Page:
HaShidur HaMefutzal (Hebrew: השידור המפוצל; "The split broadcast") was the name given to a decision in 2002 by the Israeli broadcasting company Telad to broadcast reports from a suicide attack in Jerusalem side-by-side with an ongoing football match. This decision is considered an Israeli milestone on the collision between television ratings and national responsibility, as well as with the issue of dealing with terror.
HaShidur HaMefutzal Wikipedia
On 2 March 2002, a football match was played between Maccabi Haifa (then at the top of the Israeli Premier League) and Maccabi Kiryat Gat (then at the bottom of the same league). The Telad broadcasting company aired the game live on Israel's Channel 2. Thirty minutes into the game, Kiriat Gat was leading with a score of 3-0, in what seemed as one of the extraordinary matches for years.
Concurrently, first reports of a suicide attack in Jerusalem were beginning to arrive at the channel's news desk. Executives at Telad were faced with a dilemma about which of these events should be broadcast. Given the propensity of suicide attacks during this period (following the Second Intifada), the situation was fairly common, and normally handled by "handing off" broadcast to the Channel 2 News company. However, on this occasion Telad ultimately decided to split the screen - broadcasting the game on the rightmost third of the screen, while airing the breaking news and footage from the scene on the remaining space. The news break featured pictures of the devastated scene of the attack. The sound was shifted entirely to the news reports coming from Jerusalem. This continued for ten minutes, until the decision was made to end the broadcast of the game entirely, at which point the news report was scaled back to full-screen size.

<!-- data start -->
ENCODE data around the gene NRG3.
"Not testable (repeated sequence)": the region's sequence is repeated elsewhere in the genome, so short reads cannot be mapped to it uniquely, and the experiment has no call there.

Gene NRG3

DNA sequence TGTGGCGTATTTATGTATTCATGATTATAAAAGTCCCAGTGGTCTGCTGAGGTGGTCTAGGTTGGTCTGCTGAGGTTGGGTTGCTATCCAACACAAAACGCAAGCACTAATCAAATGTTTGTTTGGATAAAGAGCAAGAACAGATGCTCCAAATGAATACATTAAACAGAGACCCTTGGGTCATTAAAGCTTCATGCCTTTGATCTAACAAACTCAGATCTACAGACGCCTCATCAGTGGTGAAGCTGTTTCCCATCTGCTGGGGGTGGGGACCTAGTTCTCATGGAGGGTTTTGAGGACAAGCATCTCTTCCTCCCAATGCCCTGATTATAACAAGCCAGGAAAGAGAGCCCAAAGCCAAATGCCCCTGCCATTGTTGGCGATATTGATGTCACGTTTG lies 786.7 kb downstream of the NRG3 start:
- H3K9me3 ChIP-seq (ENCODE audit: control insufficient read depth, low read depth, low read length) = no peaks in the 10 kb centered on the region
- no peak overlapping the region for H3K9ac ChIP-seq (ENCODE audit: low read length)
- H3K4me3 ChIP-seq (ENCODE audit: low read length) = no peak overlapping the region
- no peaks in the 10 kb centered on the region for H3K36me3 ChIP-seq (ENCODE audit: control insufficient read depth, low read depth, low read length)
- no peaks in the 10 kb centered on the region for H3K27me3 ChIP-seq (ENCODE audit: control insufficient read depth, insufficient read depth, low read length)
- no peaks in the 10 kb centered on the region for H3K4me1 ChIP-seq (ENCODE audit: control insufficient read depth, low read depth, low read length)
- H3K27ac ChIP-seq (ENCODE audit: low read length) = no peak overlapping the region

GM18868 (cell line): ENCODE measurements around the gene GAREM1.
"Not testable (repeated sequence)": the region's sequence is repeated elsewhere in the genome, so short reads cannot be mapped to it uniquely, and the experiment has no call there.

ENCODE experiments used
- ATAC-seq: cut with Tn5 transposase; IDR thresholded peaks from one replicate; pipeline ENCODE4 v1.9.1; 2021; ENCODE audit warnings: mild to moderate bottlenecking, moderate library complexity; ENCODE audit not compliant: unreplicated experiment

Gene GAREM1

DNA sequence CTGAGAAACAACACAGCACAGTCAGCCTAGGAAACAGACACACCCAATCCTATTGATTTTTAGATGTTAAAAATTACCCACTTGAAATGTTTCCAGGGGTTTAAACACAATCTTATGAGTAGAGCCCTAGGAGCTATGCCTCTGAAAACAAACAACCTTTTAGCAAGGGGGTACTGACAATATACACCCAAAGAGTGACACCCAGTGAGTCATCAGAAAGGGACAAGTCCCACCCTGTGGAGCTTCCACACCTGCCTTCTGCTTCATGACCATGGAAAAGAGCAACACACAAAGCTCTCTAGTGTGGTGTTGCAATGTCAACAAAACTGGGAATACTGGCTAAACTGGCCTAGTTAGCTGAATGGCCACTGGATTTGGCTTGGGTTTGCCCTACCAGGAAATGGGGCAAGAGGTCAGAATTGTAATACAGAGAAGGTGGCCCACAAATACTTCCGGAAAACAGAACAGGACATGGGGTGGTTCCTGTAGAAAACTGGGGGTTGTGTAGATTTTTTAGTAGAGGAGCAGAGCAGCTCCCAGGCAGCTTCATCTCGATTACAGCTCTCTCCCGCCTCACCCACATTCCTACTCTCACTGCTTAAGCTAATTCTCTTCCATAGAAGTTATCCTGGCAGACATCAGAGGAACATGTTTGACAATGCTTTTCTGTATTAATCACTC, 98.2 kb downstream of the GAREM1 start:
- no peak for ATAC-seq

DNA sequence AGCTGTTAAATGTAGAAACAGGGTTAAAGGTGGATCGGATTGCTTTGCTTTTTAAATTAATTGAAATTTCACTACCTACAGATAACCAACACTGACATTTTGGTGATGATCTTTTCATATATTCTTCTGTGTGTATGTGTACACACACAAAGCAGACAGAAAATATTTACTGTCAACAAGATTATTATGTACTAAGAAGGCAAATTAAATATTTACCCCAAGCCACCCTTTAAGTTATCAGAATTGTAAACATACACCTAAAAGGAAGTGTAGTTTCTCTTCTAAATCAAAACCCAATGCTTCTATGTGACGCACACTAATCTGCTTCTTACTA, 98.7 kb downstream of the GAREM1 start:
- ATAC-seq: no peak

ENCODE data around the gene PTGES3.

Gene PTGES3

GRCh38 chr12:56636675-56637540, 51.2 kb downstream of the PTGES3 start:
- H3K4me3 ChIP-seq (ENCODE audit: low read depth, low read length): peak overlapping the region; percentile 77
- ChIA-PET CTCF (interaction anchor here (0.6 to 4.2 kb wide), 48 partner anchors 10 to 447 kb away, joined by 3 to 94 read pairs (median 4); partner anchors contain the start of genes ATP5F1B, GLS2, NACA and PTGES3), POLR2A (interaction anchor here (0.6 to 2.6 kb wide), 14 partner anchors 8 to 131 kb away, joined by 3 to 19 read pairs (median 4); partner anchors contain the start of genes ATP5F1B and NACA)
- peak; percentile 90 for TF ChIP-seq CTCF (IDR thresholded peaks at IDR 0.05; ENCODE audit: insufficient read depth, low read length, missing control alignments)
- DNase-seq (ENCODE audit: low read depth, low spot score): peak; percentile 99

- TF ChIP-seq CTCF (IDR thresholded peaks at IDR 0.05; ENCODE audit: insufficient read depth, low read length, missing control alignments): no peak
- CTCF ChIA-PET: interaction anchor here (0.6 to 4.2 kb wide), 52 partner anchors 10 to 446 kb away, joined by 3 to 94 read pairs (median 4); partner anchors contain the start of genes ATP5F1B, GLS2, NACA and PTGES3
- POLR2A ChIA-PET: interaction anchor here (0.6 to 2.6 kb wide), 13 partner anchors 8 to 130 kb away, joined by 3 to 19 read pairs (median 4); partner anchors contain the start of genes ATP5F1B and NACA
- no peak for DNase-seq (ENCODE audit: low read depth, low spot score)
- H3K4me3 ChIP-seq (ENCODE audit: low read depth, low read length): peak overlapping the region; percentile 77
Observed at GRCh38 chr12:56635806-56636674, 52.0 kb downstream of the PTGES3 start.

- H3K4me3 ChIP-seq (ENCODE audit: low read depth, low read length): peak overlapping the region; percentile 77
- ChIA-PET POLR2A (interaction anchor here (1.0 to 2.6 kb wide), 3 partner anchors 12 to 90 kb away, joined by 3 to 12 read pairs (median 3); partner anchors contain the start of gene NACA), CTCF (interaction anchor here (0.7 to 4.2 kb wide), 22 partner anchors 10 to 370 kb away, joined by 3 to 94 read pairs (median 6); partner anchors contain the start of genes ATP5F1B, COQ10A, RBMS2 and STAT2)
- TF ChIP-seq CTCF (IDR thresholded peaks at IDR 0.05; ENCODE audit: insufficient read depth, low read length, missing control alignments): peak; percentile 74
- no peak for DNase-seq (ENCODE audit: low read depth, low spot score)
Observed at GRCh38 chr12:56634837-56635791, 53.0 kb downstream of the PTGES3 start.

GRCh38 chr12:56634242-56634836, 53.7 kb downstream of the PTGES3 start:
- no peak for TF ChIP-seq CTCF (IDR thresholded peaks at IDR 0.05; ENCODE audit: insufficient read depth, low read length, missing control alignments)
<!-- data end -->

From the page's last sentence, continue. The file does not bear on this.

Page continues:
In response, the Second Israeli Broadcasting Authority decided to "condemn poignantly this unacceptable behavior of Telad and its director, Uzi Peled, in the critical moments of the bloody suicide attack in Jerusalem". Moreover, it decided to take extreme punitive measures, and added that this decision followed previous events in which Telad refused to interrupt broadcasting football in order to report about terrorist acts. In actuality, the promised punitive measures were never applied.
Uzi Peled replied: "Telad handed the broadcast to the News Company when the first report [of the attack] was received, and around 20:00, when the size of the disaster was not yet known, we decided to broadcast using a split screen for about 10 minutes, without commercials and without voice from the football match. We did not have any economical concerns, we lost over one million shekels. After ten minutes, as we understood there were fatalities in the attack, we stopped the broadcast of the football match entirely. Retroactively, had we known the magnitude of the event, we sure wouldn't have chosen to split the screen."
This decision is considered as one on the lowest points in Arutz 2's image, and Telad's in particular. It was followed by harsh criticism both by journalists and by the general public. Some attribute Telad's loss of its franchising rights, three years later, to this event.